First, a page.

Mirerani Tanzanite Mining; A Dirty ‘Game Of Stones’

At 28, Charles Frank Limo has been searching for gemstones in a dry and dusty corner of Tanzania since dropping out of secondary school 13 years ago.

Tanzanite dreamers seated infront of the ramshackle iron structures in which they sleep. In the foreground are the donkeys that they use to fetch water
Tanzanite dreamers seated infront of the ramshackle iron structures in which they sleep. In the foreground are the donkeys that they use to fetch water

With a fairly good command of English, Limo makes a rather shocking but interesting revelation to a group of journalists from Uganda, Ghana and Tanzania who were on a field visit to Mirerani mining township in Simanjiro district, which has been Limo’s home throughout his mining career.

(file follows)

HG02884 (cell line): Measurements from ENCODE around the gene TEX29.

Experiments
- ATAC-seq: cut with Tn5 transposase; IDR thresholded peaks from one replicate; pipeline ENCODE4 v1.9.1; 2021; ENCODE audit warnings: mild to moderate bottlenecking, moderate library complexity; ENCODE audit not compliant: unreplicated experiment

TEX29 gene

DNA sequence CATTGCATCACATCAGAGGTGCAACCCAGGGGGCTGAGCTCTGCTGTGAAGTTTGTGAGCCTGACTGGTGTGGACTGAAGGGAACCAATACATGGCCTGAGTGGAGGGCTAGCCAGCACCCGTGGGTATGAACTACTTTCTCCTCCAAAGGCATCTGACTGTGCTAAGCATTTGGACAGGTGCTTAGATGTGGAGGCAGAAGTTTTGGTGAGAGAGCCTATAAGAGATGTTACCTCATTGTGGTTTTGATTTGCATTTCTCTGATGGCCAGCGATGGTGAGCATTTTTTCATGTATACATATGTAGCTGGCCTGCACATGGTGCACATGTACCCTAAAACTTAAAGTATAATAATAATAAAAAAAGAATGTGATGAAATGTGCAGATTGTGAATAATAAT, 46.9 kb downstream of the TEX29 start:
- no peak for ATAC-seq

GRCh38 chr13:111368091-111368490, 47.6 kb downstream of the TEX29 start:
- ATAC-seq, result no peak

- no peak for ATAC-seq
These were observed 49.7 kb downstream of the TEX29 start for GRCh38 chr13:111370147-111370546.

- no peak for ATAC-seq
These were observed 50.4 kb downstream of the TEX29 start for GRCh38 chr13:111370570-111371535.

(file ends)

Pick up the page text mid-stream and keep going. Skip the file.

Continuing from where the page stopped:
“I do not earn any penny from what I do every day but I can’t ask for pay from my boss (who happens to be Rachael Joseph Njau, a 41-year-old female small scale miner) because we have not yet found any gemstones,” Limo says.

His words are affirmed by Njau, owner of a 50×50 feet mining plot in Block D. She is also the treasurer of Manyara Regional Miners Association (MAREMA), a local body that unites all small scale miners in the region. Njau, like her devoted employee, also has an intriguing confession to make.

“I have been mining since 2002 and have invested Tsh 500million (about 1bn Uganda shillings or US$400,000) in the project. Unfortunately, I’ve not yet struck any gemstones although I have so far dug 600m deep into the ground,” says Njau. She adds that she employs 60 miners— who all survive on handouts.

Samples of Tanzanite mined at Mirerani
Samples of Tanzanite mined at Mirerani

The major gemstone that they are hunting for is Tanzanite, a stone that is coveted by designers making jewelry for some of the richest people in the world and is only found in this corner of Tanzania.